New School of Computer and Engineering Research Center coming to campus

UMKC will soon be home to the new Robert W. Plaster Free Enterprise and Research Center, set to open in 2020. The 57,800-square-foot research center will be located next to Flarsheim Hall as an addition to the School of Computing and Engineering.

The estimated cost for the project is $32 million.

Chancellor C.Mauli Agrawal, along with UM President Mun Choi and Dean Kevin Truman, unveiled the building and its features at the Student Union Theater last week.

“It celebrates our commitment to the important Missouri compacts of student success and research that also leads to economic development in the state,” said Choi. “UMKC is the only public research university that’s located in the Kansas City metro area.”

UMKC Vice Provost and Dean of the School of Computer of Engineering Kevin Truman went through the research center’s features.

The first floor will have an ISO 6 and 7 Cleanroom, an important space that will enable the expansion of bio-medical collaboration with the health and sciences campus. It will also help develop technologies in areas such as early breast cancer detection and many other health-related biodevices, biomaterials and procedures.

“The first floor will also include the much-needed student team space,” added Truman. “They need a place to plan and design and build those amazing different devices.”

The second floor is where the Free Enterprise Center (FEC) will be located.

“It’s a one-stop shop with equipment to visualize and build prototypes and explore the next-generation of new ideas,” said Truman. It will also have industrial and research-grade 3D printing equipment.

Truman described the third floor as “all about preparing the workforce of the future.”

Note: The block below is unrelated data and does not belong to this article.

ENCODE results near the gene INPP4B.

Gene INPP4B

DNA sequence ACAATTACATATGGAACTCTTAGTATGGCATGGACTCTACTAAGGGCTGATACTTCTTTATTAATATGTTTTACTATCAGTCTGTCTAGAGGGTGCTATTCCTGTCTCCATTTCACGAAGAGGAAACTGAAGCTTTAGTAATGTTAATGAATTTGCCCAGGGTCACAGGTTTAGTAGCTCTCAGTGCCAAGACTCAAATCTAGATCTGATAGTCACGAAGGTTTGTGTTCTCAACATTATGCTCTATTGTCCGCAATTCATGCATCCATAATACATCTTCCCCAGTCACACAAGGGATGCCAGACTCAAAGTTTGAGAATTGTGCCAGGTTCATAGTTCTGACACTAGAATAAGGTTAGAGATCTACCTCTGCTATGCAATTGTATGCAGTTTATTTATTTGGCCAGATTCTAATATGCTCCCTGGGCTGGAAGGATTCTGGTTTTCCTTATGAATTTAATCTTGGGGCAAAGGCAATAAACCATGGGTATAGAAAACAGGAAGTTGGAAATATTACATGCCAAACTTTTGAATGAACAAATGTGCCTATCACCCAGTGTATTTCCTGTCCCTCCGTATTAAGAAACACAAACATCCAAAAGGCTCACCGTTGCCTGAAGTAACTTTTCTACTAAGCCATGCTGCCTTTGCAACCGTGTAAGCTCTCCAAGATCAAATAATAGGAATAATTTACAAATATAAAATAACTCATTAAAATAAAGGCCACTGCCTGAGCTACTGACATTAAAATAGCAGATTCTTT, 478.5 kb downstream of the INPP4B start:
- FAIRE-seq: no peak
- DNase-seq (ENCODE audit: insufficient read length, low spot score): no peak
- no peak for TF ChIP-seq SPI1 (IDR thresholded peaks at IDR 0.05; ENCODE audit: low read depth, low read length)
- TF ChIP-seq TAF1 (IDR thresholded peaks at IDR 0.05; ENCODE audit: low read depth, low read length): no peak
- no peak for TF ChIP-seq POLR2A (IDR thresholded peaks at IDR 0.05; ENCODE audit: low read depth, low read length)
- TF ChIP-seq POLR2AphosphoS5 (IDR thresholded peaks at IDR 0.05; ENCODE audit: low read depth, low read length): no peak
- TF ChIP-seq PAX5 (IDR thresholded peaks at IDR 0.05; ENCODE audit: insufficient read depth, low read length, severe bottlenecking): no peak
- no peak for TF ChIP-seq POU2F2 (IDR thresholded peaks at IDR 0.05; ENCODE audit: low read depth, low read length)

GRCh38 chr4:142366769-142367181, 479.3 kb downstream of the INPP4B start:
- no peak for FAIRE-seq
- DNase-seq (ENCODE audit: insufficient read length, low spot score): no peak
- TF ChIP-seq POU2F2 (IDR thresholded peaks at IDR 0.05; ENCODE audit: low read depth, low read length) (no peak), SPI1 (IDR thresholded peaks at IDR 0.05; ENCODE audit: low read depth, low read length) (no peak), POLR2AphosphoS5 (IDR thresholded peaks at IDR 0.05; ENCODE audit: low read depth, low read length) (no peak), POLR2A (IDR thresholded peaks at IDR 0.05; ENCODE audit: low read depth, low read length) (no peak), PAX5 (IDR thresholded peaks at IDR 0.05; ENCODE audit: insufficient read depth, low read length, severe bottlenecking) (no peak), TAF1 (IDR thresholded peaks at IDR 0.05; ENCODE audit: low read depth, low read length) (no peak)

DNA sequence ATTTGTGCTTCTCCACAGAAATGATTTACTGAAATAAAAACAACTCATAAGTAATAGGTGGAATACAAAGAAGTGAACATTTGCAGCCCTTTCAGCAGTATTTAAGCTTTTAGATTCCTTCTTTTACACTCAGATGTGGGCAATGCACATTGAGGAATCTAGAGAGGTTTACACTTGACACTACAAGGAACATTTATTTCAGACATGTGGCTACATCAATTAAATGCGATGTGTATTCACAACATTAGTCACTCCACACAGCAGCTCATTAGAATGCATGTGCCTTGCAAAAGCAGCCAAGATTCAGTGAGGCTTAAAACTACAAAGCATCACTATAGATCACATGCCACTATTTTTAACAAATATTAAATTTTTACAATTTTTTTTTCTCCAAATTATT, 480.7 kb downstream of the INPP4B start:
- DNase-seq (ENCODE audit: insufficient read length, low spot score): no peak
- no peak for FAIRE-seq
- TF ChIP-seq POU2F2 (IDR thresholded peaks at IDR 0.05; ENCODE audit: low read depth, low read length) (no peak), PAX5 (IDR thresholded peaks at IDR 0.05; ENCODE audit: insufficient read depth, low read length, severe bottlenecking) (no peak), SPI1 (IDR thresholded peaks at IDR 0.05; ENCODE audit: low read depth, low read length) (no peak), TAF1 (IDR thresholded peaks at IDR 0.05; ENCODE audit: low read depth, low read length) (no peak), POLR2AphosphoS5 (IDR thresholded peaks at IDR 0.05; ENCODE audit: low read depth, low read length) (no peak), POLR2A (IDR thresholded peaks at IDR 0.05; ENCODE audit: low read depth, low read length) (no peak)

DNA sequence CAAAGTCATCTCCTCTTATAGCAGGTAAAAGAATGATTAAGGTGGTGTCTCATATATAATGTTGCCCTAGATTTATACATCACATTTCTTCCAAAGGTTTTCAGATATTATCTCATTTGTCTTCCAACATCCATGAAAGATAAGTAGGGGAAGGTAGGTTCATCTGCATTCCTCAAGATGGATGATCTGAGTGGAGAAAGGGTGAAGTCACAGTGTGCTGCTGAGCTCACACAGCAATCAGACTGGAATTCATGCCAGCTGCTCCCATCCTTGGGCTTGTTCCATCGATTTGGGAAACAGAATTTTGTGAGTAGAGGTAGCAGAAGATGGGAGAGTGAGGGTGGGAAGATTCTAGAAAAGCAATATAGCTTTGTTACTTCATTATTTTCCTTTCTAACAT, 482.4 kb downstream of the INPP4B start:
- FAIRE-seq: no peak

In it will be a high-performance computer center for “Big Data”, IT, cyber security and software engineering. It is also where the center for “Big Learning” will be located. This center is a national science foundation-funded partnership among a team of faculty from UMKC and three other universities.

“The third-floor will also have our (two-story) motion capture lab,” Truman said. “This facility, coupled with the AR/VR equipment, will help us continue our work and training future surgeons using a virtual platform in improving protocols for the prevention of arthritis and building better prosthetic knees, as well as advanced biometric devices.”

The virtual reality and augmented reality equipment cost around $3 million.

The fourth-floor features power electronics, smart grid and an electromagnetics lab alongside a renewable energy lab and more. The building is topped off with a renewable energy-focused sky deck. It will feature solar panels and wind turbines that collect data 24/7.

Chancellor Agrawal with 3D rendering of what the research center will look like.

“I’m proud of the School of Computing and Engineering, and of the leadership role it has taken STEM education and research, not only here in the greater Kansas City area, but throughout the region,” said Chancellor Agrawal.

“The school’s new education research center will increase with classroom space and faculty research capabilities, both of which play a key role in maintaining and enhancing Kansas City’s and Missouri’s capability to compete in the 21st century global economy.”

To demonstrate the unique advanced tools the building will provide, Chancellor Agrawal had someone showcase a flying drone in the middle of the theater.

“You may not know this, but UMKC is a leader in drone technology,” said Agrawal. “This drone, and others like it, represent a teaching tool of the 21st century classroom.”

The chancellor also took a moment to recognize the efforts that engineering students put into projects they presented moments before the unveiling took place.

“I am constantly blown away by the creativity of our students,” said Agrawal.

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